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that he loved to surround his thrónel with such mén as Hále and Blake. Hence it wás! that he allowed so large a share of political liberty to his subjects, and that, even when an `opposition' dangerous to his power and to his pèrson! almost compèlled him to govern by the sword, he was still anxious. to leave a gérm from which, at a more favourable season, free institutions might spring. We firmly beliève, that, if his first Parliament' had not commenced its debates by disputing his title, his gòvernment would have been as mild at hómel as it was energetic and áble abroad. He was a sòldier, he had risen by war. Had his ambition been of an impure or sélfish kind, it would have been easy for him' to plunge his country into continental hostilities on a large scale, and to dazzle the restless factions which he rúled, by the splendour of his victories. Some of his enemies have sneeringly remárked, that in the succèsses obtained under his administrátion' he had no pèrsonal share; as if a man who had raised himself from obscurity to émpirel sòlely by his military talents' could have any unworthy reason! for shrinking from military enterprise. This reproach' is his highest glòry. In the success of the English návy he could have no sèlfish interest. Its triumphs' added nothing to his fame; its incréase added nothing to his means of overawing his énemies; its great leader! was not his friend. Yet he took a peculiar pleasure in encouraging that noble service, which, of all the instruments employed by an English government, is the most important for míschief, and the most powerful for good. His administration was glórious, but with no vùlgar glory. It was not one of those periods of overstrained and convulsive exértion' which nècessarily produce debility and lángour. Its énergy' was natural, healthful, tèmperate. He placed England' at the head of the Protestant ínterest, and in the first ránk of Christian pòwers. He taught every nation! to value her friendship! and to dread her enmity. But he did not squander her resòurces' in a vain attempt to invest her with that suprémacy, which nò power, in the módern system of Europe, can safely affect, or can long retàin.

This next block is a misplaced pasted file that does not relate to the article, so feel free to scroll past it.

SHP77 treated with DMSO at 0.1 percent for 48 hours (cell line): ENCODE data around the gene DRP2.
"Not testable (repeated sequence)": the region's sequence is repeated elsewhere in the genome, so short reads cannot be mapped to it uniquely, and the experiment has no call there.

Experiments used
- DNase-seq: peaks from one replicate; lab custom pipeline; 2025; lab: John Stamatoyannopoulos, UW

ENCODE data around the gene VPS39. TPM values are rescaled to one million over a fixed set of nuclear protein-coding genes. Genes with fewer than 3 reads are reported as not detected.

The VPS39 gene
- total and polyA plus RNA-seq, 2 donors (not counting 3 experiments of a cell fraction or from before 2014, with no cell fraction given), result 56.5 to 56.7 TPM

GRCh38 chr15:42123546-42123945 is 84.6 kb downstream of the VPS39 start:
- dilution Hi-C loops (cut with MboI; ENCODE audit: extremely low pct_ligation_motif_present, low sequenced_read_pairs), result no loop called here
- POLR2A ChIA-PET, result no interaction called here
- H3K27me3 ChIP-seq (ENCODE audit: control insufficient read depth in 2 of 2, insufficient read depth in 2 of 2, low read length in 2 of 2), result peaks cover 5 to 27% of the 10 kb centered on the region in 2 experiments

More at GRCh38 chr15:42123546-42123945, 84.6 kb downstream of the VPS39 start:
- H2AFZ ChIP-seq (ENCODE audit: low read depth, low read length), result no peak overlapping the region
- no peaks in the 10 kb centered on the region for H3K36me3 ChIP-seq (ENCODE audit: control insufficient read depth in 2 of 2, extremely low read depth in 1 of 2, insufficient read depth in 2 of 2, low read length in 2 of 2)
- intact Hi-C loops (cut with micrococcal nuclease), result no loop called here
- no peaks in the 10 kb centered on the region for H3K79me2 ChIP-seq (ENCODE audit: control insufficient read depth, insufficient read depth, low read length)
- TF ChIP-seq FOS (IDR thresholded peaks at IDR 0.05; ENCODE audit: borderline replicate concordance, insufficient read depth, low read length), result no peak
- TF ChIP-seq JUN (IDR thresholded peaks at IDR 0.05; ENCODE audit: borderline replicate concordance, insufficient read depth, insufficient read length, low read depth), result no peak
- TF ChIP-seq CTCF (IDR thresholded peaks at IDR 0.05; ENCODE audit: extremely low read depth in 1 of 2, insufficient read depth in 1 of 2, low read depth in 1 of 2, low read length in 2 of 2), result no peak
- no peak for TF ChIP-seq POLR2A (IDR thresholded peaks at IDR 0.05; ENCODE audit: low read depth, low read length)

This noble and sober wisdom! had its reward. If he did not carry the banners of the Commonwealth' in triumph to distant cápitals, if he did not adorn Whitehall' with the spoils of the Stadthouse and the Loúvre, if he did not portion out Flanders and Germany' into principalities for his kinsmen and his génerals, he did not, on the other hand, see his country overrun by the armies of nátions! which his ambition had provòked. He went down to his grável in the fulness of power and fame; and he left to his son an authórity which any man of ordinary firmness and prúdencel would have retained.
The most blàmable act of his lífel was the execution of Charles. While strongly condemning that proceeding, we by no means consider it as ónel which attaches any peculiar stigma of infamy to the names of those' who participated in it. It was an unjust and injudicious display of violent party spírit; but it was not a crúel or perfidious measure. It had all those features which distinguish the errors of maguanimous and intrepid spírits' from base and malignant crìmes, MACAULAY.
THE HEALING OF THE DAUGHTER OF JAIRUS.
[NATHANIEL PARKER WILLIS, one of America's best poets, is the author of a volume of poems, sacred and miscellaneous. His largest poem is "The Lady Jane," and the best effusions of his muse are "Jephthah's Daughter," and the "Healing of Jairus' Daughter."]